Power BI Import Datasets are simple to build and highly performant. Power BI literally imports and compresses an optimized cache of reporting data. Most of the time, Power BI architects will schedule their Import Datasets to refresh on a schedule. Sometimes the availability of new data is not predictable, and they will want to ensure that reports have current data by triggering a Refresh when the source data changes. A Data Refresh API can accomplish this task, but implementing it is not a code-free experience.
Self-Service Business Intelligence architects seeking a low code option for triggering refreshes of their Power BI Import Datasets have another option. Power Automate, which like Power BI is part of the Power Platform, has an easy-to-use action that Refreshes a Power BI Dataset. The video at the top of this blog article details the process for setting up a Flow in Power Automate that triggers a Refresh. Towards the end of the video, note that a methodology for scaling out this capability is reviewed. Regardless of the source of data, most ETL/ELT tools will complete by adding or updating data for a reporting source. The updates or additions then need to be refreshed into a Power BI Import Dataset cache.
In a large enterprise environment, self-service Business Intelligence users will often pull data into Power BI from many different sources. Sources could be EMR data, ERP data, Open Data public repositories of Population Health data, CRM data from Dynamics, or many other sources.
Triggering a Power BI Refresh refresh using Power Automate is easy, but with a disciplined approach it can be even easier for both users and administrators. First, consider adding an Azure SQL Database (DB) that is read-only for all Business Intelligence users who might need to trigger a Power BI refresh. You can use other Connections for your trigger, but Azure SQL DB is a simple option since it can be in the same Azure tenant as Power BI and does not require Gateway Administration. A separate table can be added for every source of data that a user might need to use as a trigger. If each ETL/ELT process in an organization adds a single row to a table in Azure SQL DB upon completion, then there would be a complete set of trigger tables users could access in a single Azure SQL DB. Consider the diagram below:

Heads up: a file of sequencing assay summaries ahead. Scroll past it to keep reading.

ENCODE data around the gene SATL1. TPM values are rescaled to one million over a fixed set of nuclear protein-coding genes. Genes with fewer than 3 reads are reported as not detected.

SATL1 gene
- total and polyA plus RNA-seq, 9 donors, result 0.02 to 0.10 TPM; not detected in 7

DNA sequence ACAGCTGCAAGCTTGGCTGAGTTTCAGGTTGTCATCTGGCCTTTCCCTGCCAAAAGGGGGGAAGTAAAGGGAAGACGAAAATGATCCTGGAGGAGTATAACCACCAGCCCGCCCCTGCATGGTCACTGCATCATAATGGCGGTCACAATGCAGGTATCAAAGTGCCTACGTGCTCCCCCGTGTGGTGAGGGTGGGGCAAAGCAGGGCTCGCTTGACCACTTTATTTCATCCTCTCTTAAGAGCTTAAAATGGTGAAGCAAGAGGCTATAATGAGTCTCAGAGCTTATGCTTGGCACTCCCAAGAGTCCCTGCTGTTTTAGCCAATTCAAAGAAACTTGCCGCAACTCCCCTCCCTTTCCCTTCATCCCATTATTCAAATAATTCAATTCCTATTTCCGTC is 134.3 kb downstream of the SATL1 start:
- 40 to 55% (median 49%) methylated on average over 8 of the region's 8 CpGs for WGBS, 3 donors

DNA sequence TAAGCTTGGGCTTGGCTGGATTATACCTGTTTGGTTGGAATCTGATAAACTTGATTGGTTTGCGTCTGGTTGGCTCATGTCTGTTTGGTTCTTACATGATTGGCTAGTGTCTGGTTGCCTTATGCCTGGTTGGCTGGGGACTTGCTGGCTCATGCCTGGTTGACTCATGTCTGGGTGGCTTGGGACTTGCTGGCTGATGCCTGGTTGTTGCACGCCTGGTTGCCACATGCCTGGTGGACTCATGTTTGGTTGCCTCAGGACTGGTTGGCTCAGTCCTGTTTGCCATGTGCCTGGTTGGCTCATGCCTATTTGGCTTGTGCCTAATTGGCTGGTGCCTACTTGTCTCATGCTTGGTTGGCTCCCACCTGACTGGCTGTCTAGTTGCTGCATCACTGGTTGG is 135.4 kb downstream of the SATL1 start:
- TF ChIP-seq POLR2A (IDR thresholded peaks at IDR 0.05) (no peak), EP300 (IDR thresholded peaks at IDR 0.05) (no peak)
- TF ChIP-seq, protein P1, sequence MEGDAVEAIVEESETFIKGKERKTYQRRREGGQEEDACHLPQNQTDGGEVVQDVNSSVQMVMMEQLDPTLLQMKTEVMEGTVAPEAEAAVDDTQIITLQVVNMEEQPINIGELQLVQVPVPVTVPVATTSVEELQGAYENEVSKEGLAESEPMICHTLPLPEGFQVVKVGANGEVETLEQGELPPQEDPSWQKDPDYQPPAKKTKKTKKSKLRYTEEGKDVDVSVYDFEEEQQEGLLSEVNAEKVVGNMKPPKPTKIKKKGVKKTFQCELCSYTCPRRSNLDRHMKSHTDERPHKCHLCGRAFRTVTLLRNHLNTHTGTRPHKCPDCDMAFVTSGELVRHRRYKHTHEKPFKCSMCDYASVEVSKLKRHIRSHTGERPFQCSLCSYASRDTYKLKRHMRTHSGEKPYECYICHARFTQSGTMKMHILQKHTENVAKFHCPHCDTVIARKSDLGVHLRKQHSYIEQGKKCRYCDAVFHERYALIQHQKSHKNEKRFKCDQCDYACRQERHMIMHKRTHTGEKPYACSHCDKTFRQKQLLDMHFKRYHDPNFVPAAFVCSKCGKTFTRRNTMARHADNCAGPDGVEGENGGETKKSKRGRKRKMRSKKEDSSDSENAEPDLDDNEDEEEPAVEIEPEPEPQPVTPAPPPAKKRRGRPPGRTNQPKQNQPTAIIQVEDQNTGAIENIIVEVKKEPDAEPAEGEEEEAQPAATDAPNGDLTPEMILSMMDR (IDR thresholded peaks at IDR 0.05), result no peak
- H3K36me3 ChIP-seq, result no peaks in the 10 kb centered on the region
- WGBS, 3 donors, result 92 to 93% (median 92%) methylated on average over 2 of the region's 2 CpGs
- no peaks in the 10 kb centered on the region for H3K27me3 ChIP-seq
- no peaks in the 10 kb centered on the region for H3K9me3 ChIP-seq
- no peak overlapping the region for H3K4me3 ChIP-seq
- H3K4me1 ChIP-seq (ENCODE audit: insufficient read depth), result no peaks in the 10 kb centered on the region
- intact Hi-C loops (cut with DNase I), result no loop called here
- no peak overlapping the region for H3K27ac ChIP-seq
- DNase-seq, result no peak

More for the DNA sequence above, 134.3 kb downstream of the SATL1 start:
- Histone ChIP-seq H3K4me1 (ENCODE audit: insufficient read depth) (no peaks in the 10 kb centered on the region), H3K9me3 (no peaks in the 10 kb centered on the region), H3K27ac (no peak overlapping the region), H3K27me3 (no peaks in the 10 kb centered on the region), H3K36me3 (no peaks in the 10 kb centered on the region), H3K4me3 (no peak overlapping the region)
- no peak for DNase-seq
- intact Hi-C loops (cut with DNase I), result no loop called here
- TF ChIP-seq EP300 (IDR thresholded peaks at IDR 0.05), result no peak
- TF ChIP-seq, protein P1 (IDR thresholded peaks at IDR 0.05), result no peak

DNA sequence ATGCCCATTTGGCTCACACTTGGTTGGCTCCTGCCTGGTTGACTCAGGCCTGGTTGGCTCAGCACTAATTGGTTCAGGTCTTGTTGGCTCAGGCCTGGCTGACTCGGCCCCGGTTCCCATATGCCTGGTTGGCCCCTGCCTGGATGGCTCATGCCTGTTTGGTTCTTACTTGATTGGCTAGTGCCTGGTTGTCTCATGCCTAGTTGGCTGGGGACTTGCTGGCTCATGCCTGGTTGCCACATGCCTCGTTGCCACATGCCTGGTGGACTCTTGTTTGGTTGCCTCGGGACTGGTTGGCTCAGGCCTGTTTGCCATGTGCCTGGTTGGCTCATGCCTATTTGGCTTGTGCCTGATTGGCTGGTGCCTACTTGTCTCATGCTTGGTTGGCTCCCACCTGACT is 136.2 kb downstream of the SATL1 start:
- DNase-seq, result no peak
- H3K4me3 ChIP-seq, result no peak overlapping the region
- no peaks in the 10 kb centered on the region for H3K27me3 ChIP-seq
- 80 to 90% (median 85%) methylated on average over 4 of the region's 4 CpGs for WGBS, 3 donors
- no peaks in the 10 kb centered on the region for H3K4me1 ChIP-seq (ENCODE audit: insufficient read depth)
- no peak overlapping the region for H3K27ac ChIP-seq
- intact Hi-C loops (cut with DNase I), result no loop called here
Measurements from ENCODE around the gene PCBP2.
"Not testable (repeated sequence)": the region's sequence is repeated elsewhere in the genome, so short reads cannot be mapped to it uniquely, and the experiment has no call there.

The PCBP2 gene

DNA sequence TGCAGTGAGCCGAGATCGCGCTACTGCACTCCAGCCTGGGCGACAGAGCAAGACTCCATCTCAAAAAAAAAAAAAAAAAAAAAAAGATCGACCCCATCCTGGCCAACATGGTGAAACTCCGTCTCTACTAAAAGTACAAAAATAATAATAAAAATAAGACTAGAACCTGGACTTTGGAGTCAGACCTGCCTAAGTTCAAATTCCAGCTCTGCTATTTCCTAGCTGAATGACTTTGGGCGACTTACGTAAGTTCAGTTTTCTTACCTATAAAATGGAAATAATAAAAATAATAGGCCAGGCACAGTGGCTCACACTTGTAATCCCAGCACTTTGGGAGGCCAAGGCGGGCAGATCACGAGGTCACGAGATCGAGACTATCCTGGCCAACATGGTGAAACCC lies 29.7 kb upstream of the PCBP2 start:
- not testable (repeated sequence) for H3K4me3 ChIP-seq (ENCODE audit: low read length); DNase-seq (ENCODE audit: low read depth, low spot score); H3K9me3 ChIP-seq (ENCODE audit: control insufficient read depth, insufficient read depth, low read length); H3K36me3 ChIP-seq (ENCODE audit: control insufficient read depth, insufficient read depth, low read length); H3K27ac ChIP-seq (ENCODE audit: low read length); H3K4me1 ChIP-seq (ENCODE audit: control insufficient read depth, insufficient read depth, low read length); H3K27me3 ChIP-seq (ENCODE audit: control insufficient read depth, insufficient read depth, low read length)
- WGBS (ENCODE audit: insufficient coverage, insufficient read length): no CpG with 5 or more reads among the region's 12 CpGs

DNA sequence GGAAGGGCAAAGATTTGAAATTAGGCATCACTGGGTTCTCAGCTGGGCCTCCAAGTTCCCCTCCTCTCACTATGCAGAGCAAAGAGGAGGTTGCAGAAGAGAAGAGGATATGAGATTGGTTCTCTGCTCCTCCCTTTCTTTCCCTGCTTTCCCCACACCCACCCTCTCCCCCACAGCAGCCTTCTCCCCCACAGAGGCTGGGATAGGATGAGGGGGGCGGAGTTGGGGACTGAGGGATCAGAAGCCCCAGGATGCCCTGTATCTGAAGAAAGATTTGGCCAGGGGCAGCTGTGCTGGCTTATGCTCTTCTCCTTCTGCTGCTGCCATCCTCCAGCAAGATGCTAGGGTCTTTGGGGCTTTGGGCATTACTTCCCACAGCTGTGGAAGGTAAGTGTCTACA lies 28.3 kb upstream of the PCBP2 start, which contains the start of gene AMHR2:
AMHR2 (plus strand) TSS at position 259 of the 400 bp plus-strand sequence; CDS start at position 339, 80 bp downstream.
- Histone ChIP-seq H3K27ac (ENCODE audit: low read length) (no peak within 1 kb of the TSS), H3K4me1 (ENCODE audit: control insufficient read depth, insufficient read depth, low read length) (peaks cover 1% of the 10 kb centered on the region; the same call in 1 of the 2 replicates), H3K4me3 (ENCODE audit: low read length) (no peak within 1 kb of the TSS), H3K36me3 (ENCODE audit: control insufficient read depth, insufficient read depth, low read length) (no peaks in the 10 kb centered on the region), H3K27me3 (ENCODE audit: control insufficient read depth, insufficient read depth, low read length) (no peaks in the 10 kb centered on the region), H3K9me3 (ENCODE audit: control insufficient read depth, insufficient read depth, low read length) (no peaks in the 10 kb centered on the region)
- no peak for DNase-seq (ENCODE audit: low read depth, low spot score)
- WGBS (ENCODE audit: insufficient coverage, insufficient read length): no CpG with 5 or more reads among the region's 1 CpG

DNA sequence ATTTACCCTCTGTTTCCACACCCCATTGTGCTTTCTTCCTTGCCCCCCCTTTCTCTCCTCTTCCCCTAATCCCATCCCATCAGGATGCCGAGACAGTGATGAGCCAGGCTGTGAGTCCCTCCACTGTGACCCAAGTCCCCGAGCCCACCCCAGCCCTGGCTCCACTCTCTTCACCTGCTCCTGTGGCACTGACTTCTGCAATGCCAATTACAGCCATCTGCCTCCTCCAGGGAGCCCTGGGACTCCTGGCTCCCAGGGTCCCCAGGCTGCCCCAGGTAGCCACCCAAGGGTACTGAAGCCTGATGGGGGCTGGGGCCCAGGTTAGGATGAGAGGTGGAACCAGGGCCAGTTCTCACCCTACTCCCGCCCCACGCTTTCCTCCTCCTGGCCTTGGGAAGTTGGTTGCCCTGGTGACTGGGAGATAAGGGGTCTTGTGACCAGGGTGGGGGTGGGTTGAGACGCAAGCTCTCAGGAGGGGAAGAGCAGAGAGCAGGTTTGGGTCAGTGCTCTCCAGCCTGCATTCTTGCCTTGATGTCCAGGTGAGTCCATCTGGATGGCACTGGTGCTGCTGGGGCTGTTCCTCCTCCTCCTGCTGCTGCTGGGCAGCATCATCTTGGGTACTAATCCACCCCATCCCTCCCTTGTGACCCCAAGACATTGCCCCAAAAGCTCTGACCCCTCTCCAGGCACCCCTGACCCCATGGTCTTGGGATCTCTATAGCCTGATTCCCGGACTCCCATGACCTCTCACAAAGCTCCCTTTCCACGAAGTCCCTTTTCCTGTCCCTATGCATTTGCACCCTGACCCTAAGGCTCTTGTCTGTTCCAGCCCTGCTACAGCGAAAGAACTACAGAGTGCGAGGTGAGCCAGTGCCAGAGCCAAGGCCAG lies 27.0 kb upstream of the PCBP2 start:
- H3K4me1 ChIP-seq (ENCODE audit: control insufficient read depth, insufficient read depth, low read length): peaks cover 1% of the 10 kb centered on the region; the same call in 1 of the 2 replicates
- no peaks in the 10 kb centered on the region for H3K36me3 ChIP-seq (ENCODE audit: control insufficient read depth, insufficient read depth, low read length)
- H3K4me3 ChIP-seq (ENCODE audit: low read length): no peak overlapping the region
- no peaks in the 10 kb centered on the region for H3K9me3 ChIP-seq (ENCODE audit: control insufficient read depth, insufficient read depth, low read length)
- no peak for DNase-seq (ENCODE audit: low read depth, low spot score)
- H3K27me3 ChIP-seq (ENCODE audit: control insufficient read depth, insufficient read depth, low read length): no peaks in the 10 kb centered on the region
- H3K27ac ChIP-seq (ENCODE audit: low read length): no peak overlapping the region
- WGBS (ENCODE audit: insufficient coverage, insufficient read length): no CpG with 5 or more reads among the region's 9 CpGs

The trigger tables in Azure SQL DB do not need to contain any data from the actual source, and therefore data Security should not be an issue. The trigger tables need an Identity column, and ideally Date, Time, and possibly Datetime columns would be helpful too. Consider the following example:
In short, self-service Power BI users who need to trigger Dataset Refreshes from unpredictable data sources can be granted access to a centrally managed and carefully curated Azure SQL Database containing simple trigger files for data sources in an organization.
Here are a few notes and links:
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